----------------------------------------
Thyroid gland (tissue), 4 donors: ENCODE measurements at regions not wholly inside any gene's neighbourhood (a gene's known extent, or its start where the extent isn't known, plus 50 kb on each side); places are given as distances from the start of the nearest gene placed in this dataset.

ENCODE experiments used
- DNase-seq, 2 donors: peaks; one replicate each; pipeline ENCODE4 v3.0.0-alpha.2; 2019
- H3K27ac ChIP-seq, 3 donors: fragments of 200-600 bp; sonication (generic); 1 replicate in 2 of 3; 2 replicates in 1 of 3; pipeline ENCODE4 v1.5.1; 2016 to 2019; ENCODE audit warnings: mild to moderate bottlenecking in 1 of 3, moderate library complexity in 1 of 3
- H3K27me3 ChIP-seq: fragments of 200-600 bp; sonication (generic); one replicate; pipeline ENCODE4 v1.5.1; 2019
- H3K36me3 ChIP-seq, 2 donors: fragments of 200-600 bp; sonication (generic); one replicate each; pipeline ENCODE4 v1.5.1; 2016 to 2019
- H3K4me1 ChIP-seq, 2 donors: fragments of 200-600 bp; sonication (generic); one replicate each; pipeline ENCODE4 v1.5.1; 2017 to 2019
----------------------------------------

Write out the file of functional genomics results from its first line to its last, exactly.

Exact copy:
Thyroid gland (tissue), 4 donors: ENCODE measurements at regions not wholly inside any gene's neighbourhood (a gene's known extent, or its start where the extent isn't known, plus 50 kb on each side); places are given as distances from the start of the nearest gene placed in this dataset.

ENCODE experiments used
- DNase-seq, 2 donors: peaks; one replicate each; pipeline ENCODE4 v3.0.0-alpha.2; 2019
- H3K27ac ChIP-seq, 3 donors: fragments of 200-600 bp; sonication (generic); 1 replicate in 2 of 3; 2 replicates in 1 of 3; pipeline ENCODE4 v1.5.1; 2016 to 2019; ENCODE audit warnings: mild to moderate bottlenecking in 1 of 3, moderate library complexity in 1 of 3
- H3K27me3 ChIP-seq: fragments of 200-600 bp; sonication (generic); one replicate; pipeline ENCODE4 v1.5.1; 2019
- H3K36me3 ChIP-seq, 2 donors: fragments of 200-600 bp; sonication (generic); one replicate each; pipeline ENCODE4 v1.5.1; 2016 to 2019
- H3K4me1 ChIP-seq, 2 donors: fragments of 200-600 bp; sonication (generic); one replicate each; pipeline ENCODE4 v1.5.1; 2017 to 2019